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Fantasy Football – Winners announced!

The beautiful game has always had a knack for bringing people together whilst simultaneously causing rifts in friendships – it’s magical!

Fantasy football is a game that casts you in the role of a Fantasy Football Manager, given the task to pick your Team of real-life players who score points based on their real-life performances in their matches.

To play Fantasy Football you’ll need to pick a team that will represent you each week of the season. Over each of those weeks, they will score you points which will add and subtract to a total that will be compared to other teams in your mini-league with prizes at stake.

Silver Fox hosted an open Sky Sports fantasy league for all to participate last season, the points have been totted up and the winners are as follows:

  1. Mr Mark Burgess – Go-Pro
  2. Mr Matthew Jones – Google Home
  3. Mr Niall Murphy – Amazon Fire TV Stick

Contact to claim your prize

If you are wondering how these guys bagged their Prizes you can read our guide below, typically the players you select for your team score points for actions such as:

Playing matches –  If a player plays for his real-life team he’ll earn you some points for your fantasy team.

Scoring goals
 –  The more goals the player scores as in real-life, the more points he’ll score for your fantasy team.

Keeping clean sheets
 – Players who take part in a match and in which their real-life team prevent the opposition from scoring will score points for your fantasy team. (This method of scoring points is normally only available for the defenders and goalkeeper in your fantasy team).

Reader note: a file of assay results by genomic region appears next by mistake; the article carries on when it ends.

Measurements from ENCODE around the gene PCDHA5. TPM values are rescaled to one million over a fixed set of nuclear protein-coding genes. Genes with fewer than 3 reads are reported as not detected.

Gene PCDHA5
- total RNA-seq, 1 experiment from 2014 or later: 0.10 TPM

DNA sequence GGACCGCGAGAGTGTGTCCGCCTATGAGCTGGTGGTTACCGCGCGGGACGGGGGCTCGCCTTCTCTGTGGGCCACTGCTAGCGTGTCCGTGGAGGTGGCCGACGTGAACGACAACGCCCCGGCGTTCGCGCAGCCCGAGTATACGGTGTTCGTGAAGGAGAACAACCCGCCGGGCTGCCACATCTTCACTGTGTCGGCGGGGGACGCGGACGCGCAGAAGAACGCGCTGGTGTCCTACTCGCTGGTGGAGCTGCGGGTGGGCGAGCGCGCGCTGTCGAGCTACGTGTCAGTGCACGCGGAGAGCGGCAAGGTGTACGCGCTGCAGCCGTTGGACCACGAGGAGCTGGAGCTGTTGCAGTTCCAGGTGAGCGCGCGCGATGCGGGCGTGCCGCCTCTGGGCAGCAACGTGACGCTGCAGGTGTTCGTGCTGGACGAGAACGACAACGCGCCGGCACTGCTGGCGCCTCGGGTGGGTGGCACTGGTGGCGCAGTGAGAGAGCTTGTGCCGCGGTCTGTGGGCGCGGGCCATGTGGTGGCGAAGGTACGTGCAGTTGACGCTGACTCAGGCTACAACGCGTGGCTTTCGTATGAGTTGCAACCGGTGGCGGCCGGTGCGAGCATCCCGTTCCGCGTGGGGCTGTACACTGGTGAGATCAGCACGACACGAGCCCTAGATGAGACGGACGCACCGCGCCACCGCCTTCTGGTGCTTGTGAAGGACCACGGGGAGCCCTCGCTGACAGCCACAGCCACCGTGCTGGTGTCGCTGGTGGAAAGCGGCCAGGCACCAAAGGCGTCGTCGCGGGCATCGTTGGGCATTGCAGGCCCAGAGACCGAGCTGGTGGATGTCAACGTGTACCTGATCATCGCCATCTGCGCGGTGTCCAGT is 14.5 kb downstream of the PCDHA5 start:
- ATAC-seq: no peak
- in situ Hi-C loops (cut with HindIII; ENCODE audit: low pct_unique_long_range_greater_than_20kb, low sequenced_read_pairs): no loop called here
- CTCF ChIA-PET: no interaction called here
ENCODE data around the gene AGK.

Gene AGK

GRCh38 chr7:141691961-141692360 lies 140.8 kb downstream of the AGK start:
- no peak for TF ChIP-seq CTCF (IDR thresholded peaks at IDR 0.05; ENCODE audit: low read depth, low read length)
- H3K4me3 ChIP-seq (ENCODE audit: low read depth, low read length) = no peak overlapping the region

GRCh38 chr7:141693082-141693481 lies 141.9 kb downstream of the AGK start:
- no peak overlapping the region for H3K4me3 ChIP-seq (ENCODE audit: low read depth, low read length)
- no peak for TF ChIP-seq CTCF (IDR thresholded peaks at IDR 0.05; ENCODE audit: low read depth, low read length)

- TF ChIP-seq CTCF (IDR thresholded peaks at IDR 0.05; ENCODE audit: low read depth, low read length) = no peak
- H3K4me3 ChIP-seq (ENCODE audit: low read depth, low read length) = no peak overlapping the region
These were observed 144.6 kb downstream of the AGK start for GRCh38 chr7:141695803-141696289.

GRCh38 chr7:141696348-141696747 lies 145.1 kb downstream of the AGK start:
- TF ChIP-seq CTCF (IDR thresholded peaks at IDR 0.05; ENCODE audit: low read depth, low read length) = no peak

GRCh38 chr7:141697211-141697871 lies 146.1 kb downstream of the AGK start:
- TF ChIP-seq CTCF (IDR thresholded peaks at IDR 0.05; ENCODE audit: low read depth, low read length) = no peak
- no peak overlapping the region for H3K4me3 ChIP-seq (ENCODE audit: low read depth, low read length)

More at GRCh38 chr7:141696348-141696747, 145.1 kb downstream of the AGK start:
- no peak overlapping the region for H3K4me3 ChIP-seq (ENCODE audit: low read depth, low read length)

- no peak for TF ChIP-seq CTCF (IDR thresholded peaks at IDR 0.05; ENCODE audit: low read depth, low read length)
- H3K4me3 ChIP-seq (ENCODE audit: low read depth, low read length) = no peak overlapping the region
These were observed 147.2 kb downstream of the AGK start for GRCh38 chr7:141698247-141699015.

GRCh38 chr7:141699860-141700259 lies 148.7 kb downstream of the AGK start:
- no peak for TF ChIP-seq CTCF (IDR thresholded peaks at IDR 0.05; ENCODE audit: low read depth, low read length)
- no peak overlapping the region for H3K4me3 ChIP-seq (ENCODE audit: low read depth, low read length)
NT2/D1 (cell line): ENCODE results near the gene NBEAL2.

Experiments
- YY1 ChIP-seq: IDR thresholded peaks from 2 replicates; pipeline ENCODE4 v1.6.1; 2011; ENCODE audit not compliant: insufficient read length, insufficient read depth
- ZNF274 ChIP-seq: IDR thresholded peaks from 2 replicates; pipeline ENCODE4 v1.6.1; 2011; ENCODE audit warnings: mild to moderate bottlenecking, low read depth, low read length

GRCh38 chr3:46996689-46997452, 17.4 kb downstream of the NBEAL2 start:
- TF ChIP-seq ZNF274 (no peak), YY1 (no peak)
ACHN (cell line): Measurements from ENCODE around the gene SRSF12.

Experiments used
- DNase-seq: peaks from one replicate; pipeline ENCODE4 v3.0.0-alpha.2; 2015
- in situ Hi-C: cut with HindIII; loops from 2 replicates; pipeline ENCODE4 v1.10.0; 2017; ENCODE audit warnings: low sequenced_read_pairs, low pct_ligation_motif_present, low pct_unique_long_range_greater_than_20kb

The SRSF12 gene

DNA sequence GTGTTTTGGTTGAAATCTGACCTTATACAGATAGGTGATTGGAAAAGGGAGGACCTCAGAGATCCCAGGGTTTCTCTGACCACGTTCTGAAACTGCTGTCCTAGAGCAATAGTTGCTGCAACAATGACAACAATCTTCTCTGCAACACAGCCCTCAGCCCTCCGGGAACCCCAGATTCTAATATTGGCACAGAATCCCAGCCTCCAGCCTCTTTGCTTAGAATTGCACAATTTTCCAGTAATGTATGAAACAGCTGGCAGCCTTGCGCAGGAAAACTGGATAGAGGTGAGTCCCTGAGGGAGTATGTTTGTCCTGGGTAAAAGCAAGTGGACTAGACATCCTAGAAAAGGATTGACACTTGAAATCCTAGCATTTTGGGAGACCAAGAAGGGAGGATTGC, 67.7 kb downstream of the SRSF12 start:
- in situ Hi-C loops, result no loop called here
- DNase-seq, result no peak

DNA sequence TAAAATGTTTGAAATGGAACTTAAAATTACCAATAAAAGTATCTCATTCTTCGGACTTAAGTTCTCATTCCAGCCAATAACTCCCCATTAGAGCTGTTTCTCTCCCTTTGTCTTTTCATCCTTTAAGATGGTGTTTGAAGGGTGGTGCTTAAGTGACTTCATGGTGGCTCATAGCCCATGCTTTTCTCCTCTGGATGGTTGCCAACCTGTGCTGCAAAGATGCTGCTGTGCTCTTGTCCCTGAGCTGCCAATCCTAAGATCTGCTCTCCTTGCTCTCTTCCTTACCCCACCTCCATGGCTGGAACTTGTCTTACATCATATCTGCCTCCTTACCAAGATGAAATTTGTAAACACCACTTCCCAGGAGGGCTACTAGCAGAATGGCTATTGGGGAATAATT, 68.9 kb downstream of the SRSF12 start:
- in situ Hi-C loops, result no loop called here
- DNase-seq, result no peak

Earning Assists
 – Players who make a pass which then leads directly to a goal scored by their real-life team can earn points for your fantasy team.

Playing Well 
– Some Fantasy Games allow your players to score points for good performances in their real-life team. So if a player wins Man of the Match in real-life, he could earn your extra points in addition to those mentioned above.

You need to assess and react to injuries quickly. Monitor injuries and bans table regularly to check on your team and if a player looks to be out for 2-3 weeks consider replacing him as this could well mean a 3-4 game absence given that he’d have to regain his match fitness and place in the side.

If you have players out you need to look at just how serious an issue this is on a player by player basis. As a rule, it’s something you need to consider acting upon. Even if the player is getting on as a sub or even starting 75% of the first five games, if he has competition for his place, then it’s something you may have to deal with over the entire season. If you have an alternative on your shortlist who is more reliable and scoring well, it might be best to make the change early rather than have one player distract you and have you guarding transfers for the opening few months.

As for the player’s form, this will vary throughout the season. Keep an eye out for in-form players but don’t be fooled by the one-week wonders who hit a hat-trick and then never follow it up for the rest of the season!

There will be a lot of information to go through if you’re going to try to stay on top of things but you could just roll with it and see what happens if you are confident with your Team! We hope to see you taking part next season.


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